she begins to sing                       Molly stays at home and does her pretty face

in the evening she still sings with the band                      

happy ever after in the market place                  Molly lets the children lend a hand*

The picture, by the way, refers to the fact that a group, called “Marmalade”, released this song as their own single.

9     Which two other colours are mentioned in “Yellow Submarine” as well as yellow?

Take your pick:

White, red, brown, blue and possibly purple. That’s about it for me.

And the origin of the song? Well, Paul explained:

“in that moment before you’re falling asleep – that little twilight moment when a silly idea comes into your head – and thinking of ‘Yellow Submarine’. ‘We all live in a yellow submarine…”
One Spanish soccer team is nicknamed “The Yellow Submarine”. An explanation here…..

10   “Somebody calls you, you answer quite slowly.” Who is it?”

Well the song begins with the answer:

“Picture yourself in a boat on a river
With tangerine trees and marmalade skies
Somebody calls you, you answer quite slowly
A girl with kaleidoscope eyes”
The song is, of course,  “Lucy in the Sky  with Diamonds”. Its origin is:
Either
John Lennon’s son, Julian, comes h0me with a picture and tells his Dad, “It’s about “Lucy in the Sky with Diamonds”.
Or
Lysergic acid diethylamide
Or
It’s taken from Alice in Wonderland when Alice is in the boat. Lewis Carroll was a hard core user of Lysergic acid diethylamide, of course.
Or

“It’s the image of this female who would come and save me – this secret love that was going to come one day. So it turned out to be Yoko, though, and I hadn’t met Yoko then. But she was my imaginary girl that we all have.” (John Lennon)

Supposedly, we even know the identity of “Lucy”.

“She was Lucy O’Donnell, and she was a fellow pupil at Heath House, a nursery school, with Julian Lennon. She only found out she was in a Beatles song when she was 13, in 1976.”

10 Comments

Filed under Criminology, Film & TV, Humour, Personal, Politics, Russia, the Beatles

Football Programmes of the Soviet Union (3)

Last time we were looking at Soviet football/soccer programmes for the top division, Division No 1. One or two more to look at. This  is “Спартак Москва” or Spartak Moscow, against “Зенит Ленинград” or “Zenit Leningrad”. Still a top team nowadays, “Spartak” was originally an international fitness and sports society and in Soviet times, was supported by the “Komsomol”. The latter was the “All-Union Leninist Young Communist League” or “Всесоюзный ленинский коммунистический союз молодёжи” abbreviated to” ВЛКСМ”. Despite all that, Spartak Moscow is today still considered to be “the people’s team:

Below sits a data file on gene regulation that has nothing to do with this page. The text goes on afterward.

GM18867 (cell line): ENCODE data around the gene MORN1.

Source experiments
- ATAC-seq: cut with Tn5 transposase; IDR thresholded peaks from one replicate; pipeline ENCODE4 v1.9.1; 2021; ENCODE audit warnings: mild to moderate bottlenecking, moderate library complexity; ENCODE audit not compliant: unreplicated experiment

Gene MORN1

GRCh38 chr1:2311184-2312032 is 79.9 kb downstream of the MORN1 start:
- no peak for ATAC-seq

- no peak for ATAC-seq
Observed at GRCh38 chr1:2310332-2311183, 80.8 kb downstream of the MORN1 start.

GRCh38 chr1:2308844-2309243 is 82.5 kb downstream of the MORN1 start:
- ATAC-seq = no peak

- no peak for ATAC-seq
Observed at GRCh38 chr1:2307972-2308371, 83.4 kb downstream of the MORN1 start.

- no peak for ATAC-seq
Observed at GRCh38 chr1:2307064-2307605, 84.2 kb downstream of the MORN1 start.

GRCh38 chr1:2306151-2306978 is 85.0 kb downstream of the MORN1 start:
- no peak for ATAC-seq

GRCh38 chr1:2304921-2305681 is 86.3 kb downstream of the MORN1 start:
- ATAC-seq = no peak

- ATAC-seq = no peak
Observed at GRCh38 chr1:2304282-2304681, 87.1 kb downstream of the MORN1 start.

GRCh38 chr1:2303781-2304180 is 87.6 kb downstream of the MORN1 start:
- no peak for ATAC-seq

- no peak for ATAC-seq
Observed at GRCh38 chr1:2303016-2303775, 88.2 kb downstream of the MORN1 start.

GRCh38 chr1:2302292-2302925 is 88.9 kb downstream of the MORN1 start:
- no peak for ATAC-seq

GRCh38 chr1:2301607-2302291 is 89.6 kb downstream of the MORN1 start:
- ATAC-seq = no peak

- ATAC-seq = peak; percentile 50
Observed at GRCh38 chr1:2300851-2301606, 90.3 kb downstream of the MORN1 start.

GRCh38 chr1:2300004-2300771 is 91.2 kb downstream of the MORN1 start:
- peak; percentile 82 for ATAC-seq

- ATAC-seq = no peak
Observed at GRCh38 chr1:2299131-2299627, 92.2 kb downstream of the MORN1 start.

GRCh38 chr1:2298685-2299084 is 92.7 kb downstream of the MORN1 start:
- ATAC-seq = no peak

This next programme has another famous team over the years in “Динамо Москва” or “Dynamo Moscow” who are playing “Спартак Орджоникидзе” or “Spartak Ordzhonikidze” on Saturday, April 25th 1970. The latter became “FC Spartak Vladikavkaz” in 1990 and then “Spartak-Alania Vladikavkaz” and then “Alania Vladikavkaz”. The club are still in Russia nowadays and they play in the North Ossetia–Alania region of the Caucasus:

They are based in Vladikavkaz, which in the days of the tsars was the frontier town of the Caucasus, a region which was very much the North West Frontier of the Russian Empire. All the dashing young officers would seek postings to Vladikavkaz, the one outpost of western ideas, surrounded by thousands of wild tribesmen:

Here are the team line ups and the team changes, written in by my friend, Oleg Soloviev, all those years ago, in a place as remote as you are likely to find. I presume he was there watching one of the teams before Zenit Leningrad had to play them, perhaps checking what their tactics were:

The Dynamo Moscow goalkeeper (No 1) was very famous. The Russian says “Лев Яшин” and the English is “Lev Yashin”. He always played dressed completely in black and was known as the “Black Octopus”. He was a legend in world football history and one evening, my Dad drove me to Leicester City to see them play Moscow Dynamo. Yashin didn’t play but they brought him out onto the pitch to wave at the crowd and he got a standing ovation. The Dynamo goalkeeper that night was the player below Yashin in the list. He was Vladimir Pilguy (Владимир Пильгуй).